Insulin pens how they work

Inject insulin correctly

The length of the pen needle has more to do with the intended dose of insulin than the thickness of the subcutaneous fat. You don't need to use long 12-millimeter needles just because you are injecting into stronger "rolls". The thickness of the epidermis is the same in slim and fat people. Usually 5 to 8 millimeter needles are sufficient. If you want to inject large doses, around 40 or 50 units, you should use longer needles and inject deeper into the fatty tissue. Small doses can be injected with short needles. In principle, every diabetic can safely hit his subcutaneous fatty tissue with a 5-millimeter needle if he pricks vertically. The slimmer it is, the more important the formation of a skin fold becomes.

2. Use the pen needle only once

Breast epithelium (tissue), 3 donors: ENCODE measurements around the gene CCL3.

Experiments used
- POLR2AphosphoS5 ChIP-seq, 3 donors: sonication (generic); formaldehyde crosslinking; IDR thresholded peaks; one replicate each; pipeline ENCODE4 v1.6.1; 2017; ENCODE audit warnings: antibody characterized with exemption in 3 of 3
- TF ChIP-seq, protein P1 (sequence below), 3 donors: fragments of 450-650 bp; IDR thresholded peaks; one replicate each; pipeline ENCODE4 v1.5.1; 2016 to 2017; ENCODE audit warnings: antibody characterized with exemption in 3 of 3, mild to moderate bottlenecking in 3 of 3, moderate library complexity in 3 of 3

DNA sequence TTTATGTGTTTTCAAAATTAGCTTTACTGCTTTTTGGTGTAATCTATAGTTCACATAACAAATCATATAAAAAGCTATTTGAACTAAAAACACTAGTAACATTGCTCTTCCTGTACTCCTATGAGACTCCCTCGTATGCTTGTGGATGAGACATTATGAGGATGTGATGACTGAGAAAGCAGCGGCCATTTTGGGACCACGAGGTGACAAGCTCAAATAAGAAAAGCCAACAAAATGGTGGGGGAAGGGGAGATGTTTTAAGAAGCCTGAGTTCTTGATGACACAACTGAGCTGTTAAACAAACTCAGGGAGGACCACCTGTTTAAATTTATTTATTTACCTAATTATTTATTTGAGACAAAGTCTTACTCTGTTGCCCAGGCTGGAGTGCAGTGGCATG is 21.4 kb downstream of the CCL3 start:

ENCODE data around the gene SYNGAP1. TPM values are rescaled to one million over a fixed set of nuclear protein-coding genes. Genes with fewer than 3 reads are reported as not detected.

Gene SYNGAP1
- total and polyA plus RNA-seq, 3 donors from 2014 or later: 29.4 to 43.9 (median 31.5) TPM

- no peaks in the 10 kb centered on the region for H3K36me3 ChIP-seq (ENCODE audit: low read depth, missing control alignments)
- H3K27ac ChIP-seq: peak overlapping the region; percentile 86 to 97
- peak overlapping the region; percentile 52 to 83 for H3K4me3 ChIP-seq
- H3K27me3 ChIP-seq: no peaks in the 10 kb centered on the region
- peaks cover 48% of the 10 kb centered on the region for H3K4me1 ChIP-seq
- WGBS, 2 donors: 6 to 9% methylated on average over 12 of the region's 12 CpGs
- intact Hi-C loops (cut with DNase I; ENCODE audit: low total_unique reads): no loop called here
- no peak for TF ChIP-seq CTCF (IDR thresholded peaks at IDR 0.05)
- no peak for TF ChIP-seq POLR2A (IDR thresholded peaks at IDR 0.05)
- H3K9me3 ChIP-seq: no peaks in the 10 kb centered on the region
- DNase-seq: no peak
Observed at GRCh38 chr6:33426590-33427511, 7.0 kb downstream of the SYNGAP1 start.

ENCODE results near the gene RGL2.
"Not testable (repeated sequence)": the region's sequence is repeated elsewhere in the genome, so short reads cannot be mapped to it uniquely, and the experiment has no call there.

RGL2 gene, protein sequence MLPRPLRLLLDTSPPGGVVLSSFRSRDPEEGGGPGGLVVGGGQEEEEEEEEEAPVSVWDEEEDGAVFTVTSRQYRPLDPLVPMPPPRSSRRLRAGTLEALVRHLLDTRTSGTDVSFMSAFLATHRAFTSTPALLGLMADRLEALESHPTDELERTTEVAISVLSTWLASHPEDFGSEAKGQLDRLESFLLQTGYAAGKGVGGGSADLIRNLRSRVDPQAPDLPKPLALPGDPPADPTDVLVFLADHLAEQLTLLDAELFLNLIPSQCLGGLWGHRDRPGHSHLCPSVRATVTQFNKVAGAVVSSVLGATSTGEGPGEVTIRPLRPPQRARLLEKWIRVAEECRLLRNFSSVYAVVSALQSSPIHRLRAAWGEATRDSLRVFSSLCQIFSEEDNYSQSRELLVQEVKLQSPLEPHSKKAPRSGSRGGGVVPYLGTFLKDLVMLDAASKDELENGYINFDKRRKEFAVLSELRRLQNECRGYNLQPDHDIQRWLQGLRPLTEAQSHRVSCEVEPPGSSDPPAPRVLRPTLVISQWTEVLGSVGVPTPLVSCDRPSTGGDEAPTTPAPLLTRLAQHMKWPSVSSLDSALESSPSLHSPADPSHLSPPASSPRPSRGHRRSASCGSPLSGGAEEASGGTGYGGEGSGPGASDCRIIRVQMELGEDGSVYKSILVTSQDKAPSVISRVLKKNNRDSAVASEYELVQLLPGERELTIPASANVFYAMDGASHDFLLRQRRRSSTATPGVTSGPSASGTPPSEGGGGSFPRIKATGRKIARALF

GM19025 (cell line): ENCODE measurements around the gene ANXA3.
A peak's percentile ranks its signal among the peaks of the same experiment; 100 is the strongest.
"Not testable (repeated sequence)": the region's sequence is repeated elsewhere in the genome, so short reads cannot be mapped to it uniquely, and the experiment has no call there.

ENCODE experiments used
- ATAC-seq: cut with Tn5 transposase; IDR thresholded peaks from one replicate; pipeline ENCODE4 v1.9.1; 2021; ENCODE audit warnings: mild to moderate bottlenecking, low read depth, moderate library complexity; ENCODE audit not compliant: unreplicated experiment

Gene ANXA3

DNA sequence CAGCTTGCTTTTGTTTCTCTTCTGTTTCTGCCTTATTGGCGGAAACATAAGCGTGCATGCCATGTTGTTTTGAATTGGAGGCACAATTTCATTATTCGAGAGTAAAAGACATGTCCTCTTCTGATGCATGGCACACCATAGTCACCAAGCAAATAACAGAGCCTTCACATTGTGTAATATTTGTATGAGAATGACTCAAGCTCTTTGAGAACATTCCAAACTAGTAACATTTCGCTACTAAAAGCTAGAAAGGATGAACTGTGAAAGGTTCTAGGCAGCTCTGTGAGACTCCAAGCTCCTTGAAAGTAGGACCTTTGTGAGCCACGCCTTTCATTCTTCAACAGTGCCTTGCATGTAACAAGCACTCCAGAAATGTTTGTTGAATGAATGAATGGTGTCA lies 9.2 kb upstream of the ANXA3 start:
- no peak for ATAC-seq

Pen needles are sterile disposable products that you should change after each injection in order to inject painlessly and hygienically. The needle is no longer sterile after the first injection and its tip can be bent or blunt. In the evening at the latest, you should unscrew the needle after using it two or three times so that you don't forget the new one the next day. Disinfecting the spray point is not necessary, on the contrary, it is rather inconvenient! If those affected use a cannula too often, you run the risk of infections and tissue changes that prevent the insulin from being absorbed.

3. Select the correct spray point